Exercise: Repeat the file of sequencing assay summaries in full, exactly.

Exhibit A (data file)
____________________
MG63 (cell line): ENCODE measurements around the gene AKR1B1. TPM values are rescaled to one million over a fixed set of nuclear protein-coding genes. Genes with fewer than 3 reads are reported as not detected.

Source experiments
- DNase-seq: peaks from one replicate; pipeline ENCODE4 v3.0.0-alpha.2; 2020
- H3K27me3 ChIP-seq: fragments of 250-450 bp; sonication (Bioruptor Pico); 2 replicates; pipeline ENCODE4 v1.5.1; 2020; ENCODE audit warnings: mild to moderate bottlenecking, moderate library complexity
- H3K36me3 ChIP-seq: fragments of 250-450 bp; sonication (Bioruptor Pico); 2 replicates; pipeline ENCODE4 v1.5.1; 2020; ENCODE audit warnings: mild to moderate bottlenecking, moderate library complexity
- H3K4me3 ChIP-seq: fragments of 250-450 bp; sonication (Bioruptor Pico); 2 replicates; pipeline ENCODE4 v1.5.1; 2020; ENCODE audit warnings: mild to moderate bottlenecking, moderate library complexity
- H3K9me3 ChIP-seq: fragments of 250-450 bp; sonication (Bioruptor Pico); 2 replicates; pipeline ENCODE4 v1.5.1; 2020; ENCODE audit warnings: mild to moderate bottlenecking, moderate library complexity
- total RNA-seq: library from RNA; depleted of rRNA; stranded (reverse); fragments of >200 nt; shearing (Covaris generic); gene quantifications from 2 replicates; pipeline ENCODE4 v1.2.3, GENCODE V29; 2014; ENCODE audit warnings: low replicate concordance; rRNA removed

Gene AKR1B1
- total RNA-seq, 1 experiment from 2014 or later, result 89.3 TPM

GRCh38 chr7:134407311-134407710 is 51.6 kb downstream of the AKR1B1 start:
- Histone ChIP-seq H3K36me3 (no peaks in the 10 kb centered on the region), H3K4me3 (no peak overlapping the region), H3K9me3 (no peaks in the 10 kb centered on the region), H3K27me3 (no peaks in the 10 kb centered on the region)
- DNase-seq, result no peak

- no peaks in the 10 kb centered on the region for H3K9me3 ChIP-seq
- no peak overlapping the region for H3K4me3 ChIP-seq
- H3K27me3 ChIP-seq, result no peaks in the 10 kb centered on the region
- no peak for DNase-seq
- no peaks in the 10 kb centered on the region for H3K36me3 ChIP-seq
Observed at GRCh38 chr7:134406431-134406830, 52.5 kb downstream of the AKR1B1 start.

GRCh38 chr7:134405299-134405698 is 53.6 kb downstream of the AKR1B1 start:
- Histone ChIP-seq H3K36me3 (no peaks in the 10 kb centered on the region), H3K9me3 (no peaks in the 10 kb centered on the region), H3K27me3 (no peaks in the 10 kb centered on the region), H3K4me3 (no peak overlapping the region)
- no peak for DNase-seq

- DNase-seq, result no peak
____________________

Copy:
MG63 (cell line): ENCODE measurements around the gene AKR1B1. TPM values are rescaled to one million over a fixed set of nuclear protein-coding genes. Genes with fewer than 3 reads are reported as not detected.

Source experiments
- DNase-seq: peaks from one replicate; pipeline ENCODE4 v3.0.0-alpha.2; 2020
- H3K27me3 ChIP-seq: fragments of 250-450 bp; sonication (Bioruptor Pico); 2 replicates; pipeline ENCODE4 v1.5.1; 2020; ENCODE audit warnings: mild to moderate bottlenecking, moderate library complexity
- H3K36me3 ChIP-seq: fragments of 250-450 bp; sonication (Bioruptor Pico); 2 replicates; pipeline ENCODE4 v1.5.1; 2020; ENCODE audit warnings: mild to moderate bottlenecking, moderate library complexity
- H3K4me3 ChIP-seq: fragments of 250-450 bp; sonication (Bioruptor Pico); 2 replicates; pipeline ENCODE4 v1.5.1; 2020; ENCODE audit warnings: mild to moderate bottlenecking, moderate library complexity
- H3K9me3 ChIP-seq: fragments of 250-450 bp; sonication (Bioruptor Pico); 2 replicates; pipeline ENCODE4 v1.5.1; 2020; ENCODE audit warnings: mild to moderate bottlenecking, moderate library complexity
- total RNA-seq: library from RNA; depleted of rRNA; stranded (reverse); fragments of >200 nt; shearing (Covaris generic); gene quantifications from 2 replicates; pipeline ENCODE4 v1.2.3, GENCODE V29; 2014; ENCODE audit warnings: low replicate concordance; rRNA removed

Gene AKR1B1
- total RNA-seq, 1 experiment from 2014 or later, result 89.3 TPM

GRCh38 chr7:134407311-134407710 is 51.6 kb downstream of the AKR1B1 start:
- Histone ChIP-seq H3K36me3 (no peaks in the 10 kb centered on the region), H3K4me3 (no peak overlapping the region), H3K9me3 (no peaks in the 10 kb centered on the region), H3K27me3 (no peaks in the 10 kb centered on the region)
- DNase-seq, result no peak

- no peaks in the 10 kb centered on the region for H3K9me3 ChIP-seq
- no peak overlapping the region for H3K4me3 ChIP-seq
- H3K27me3 ChIP-seq, result no peaks in the 10 kb centered on the region
- no peak for DNase-seq
- no peaks in the 10 kb centered on the region for H3K36me3 ChIP-seq
Observed at GRCh38 chr7:134406431-134406830, 52.5 kb downstream of the AKR1B1 start.

GRCh38 chr7:134405299-134405698 is 53.6 kb downstream of the AKR1B1 start:
- Histone ChIP-seq H3K36me3 (no peaks in the 10 kb centered on the region), H3K9me3 (no peaks in the 10 kb centered on the region), H3K27me3 (no peaks in the 10 kb centered on the region), H3K4me3 (no peak overlapping the region)
- no peak for DNase-seq

- DNase-seq, result no peak